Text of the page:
The Rest of the Story
For over fifty years Luther Hobbs, Wilmer’s Hobbs’ younger brother, has flown a flag every Veterans Day. It was something his father did, until he no longer could, then Luther took over. It was a way to honor Wilmer, a way to remember.
Luther will be the first to admit that his memory isn’t as good as it used to be.
“Time is catching up to me,” is something he says more and more these days while watching the evening sun drift behind the tall trees he climbed as a boy. That was until, Wilmer was killed. After Wilmer was killed, climbing trees was no longer fun.
Wilmer taught him how to climb trees; how to climb trees, and so many other things, things he would never forget things like; how to throw a curve ball, how to bait a fishing hook, ride a bicycle, how to not be afraid of the dark, and the Lord’s Prayer.
Wilmer taught him how to tie his shoes, too. Luther still remembers that afternoon, and how long it took, and how patient Wilmer was as they sat on the porch steps until he finally caught on. He remembers it every morning when he ties his shoe laces.
Sometimes he hears Wilmer’s voice whispering to him, sometimes calling out from across the fields, and sometimes when he walks along the stream. It was by the stream where Wilmer first told him he was going away to fight in the war. It was where Wilmer let him listen to his grandfather’s watch that last time.
Luther thinks about that watch now and then. He still remembers its ticks and tocks. The old watch wasn’t among Wilmer’s things that the Army sent home after he was killed.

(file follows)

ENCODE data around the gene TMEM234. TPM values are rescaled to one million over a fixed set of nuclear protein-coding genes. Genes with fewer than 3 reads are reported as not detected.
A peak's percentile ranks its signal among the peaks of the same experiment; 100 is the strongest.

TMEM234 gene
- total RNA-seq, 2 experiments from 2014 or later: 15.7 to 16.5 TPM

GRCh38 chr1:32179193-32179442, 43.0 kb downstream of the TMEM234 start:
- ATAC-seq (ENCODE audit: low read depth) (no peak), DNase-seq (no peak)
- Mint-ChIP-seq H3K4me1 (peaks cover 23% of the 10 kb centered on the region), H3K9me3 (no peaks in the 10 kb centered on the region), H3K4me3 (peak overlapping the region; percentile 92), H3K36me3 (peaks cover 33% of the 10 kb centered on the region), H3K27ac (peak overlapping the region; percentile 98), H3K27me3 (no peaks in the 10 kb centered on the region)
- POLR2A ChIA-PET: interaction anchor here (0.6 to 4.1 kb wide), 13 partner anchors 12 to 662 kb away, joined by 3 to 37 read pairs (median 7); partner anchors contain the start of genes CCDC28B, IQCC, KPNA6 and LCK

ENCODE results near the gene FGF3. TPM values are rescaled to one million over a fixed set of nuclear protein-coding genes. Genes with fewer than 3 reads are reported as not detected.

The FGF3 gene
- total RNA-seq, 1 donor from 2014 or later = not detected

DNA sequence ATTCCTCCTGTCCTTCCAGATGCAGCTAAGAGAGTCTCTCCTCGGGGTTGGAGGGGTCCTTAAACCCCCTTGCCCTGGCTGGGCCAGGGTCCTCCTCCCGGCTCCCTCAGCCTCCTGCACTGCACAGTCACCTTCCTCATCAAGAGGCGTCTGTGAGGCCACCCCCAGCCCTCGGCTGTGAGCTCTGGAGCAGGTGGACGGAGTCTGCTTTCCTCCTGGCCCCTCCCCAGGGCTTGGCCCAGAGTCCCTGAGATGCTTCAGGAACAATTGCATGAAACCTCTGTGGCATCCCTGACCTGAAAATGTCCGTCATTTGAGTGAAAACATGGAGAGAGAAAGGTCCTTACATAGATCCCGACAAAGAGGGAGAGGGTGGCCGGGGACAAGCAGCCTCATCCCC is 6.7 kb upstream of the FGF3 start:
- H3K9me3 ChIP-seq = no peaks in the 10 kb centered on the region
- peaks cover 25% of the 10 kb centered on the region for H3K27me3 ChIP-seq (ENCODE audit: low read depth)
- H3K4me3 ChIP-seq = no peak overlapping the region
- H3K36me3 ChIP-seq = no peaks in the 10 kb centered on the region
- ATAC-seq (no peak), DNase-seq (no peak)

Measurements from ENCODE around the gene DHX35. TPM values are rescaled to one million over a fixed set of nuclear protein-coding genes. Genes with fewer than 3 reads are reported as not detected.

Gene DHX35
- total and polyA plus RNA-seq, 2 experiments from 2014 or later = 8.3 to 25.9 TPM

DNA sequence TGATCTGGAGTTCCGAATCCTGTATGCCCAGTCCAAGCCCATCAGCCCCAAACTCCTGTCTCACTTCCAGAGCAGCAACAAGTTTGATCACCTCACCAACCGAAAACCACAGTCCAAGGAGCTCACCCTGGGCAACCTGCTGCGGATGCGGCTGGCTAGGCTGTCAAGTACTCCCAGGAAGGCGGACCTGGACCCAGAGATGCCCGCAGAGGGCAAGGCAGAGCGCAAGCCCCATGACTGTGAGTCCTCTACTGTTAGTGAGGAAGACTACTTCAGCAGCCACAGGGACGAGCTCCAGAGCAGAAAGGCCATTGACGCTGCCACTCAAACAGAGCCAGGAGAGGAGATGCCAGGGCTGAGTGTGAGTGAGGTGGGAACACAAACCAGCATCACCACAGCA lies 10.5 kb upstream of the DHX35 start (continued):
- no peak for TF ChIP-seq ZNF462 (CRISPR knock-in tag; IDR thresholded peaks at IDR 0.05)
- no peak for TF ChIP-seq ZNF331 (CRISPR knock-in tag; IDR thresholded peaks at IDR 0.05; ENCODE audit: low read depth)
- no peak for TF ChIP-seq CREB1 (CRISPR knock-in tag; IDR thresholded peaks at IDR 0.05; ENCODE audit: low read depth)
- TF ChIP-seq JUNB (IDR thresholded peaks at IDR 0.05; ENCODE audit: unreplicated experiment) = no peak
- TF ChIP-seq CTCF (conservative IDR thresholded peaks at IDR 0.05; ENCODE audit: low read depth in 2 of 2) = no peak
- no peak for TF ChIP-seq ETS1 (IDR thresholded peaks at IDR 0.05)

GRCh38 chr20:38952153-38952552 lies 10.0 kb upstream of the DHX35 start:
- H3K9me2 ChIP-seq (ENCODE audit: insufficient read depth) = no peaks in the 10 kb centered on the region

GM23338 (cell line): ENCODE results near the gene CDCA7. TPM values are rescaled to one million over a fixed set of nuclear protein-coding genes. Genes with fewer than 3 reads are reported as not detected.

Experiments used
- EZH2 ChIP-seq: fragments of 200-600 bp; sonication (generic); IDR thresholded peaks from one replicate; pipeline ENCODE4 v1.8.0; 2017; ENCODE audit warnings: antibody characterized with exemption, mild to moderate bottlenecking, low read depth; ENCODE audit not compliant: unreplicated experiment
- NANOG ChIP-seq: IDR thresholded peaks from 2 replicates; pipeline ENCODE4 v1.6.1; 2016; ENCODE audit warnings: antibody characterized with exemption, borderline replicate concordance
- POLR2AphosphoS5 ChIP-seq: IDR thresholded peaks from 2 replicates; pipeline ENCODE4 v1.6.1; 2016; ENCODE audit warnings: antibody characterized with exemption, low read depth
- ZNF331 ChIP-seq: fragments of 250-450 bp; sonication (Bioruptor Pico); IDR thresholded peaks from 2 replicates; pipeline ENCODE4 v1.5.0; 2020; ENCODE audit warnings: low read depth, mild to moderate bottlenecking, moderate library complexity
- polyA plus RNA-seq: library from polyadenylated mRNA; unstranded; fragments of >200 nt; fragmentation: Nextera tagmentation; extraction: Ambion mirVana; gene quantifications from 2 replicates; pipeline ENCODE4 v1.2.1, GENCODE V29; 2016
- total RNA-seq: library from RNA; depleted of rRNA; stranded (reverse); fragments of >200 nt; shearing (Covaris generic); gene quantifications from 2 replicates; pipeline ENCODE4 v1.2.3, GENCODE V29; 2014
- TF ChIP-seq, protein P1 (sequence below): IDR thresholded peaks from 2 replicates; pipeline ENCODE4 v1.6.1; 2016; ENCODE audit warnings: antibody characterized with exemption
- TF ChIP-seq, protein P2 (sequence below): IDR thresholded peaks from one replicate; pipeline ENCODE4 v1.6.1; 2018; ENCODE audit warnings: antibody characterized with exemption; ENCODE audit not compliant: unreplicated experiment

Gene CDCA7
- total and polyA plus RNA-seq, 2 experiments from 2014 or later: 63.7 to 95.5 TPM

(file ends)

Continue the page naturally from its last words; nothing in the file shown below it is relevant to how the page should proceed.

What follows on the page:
Luther still keeps those things; a few medals, and ribbons, Wilmer’s dog tag, and two stripes that he never got around to sewing onto his uniform. He keeps them in a box along with flag that once draped his brother’s coffin. It’s the flag he takes out every Veteran’s day and hoists high, unfurling it in the crisp November breeze, just as the sun peaks over the mountain top.
This Veteran’s Day, like Luther’s memories, there is not as much left of his brother’s flag to dance in the morning breeze.
Two weeks ago, Luther’s grandchildren dug the old flag out and burned it. When he was awakened by smoke, Luther thought his whole world was on fire. In a way it was, and still is, as he continues nursing burns from reaching in the hot blazing flames.
He did it without thinking.
“A silly thing,” the doctor at the emergency room told him.
“It’s just an old flag,” the doctor said more than once. It was the same thing celebrities say, and what his grandchildren said while they watched him rescue the old flag they set out to destroy.
“Because being an American isn’t cool.”
By some miracle all, of the red, white, and blue wasn’t burned and enough stars and stripes survived for Luther Hobbs to fly his brother’s flag this Veteran’s Day and remember.
I pray this is a work of fiction I pray, but fear it’s not. Edward Reed 2019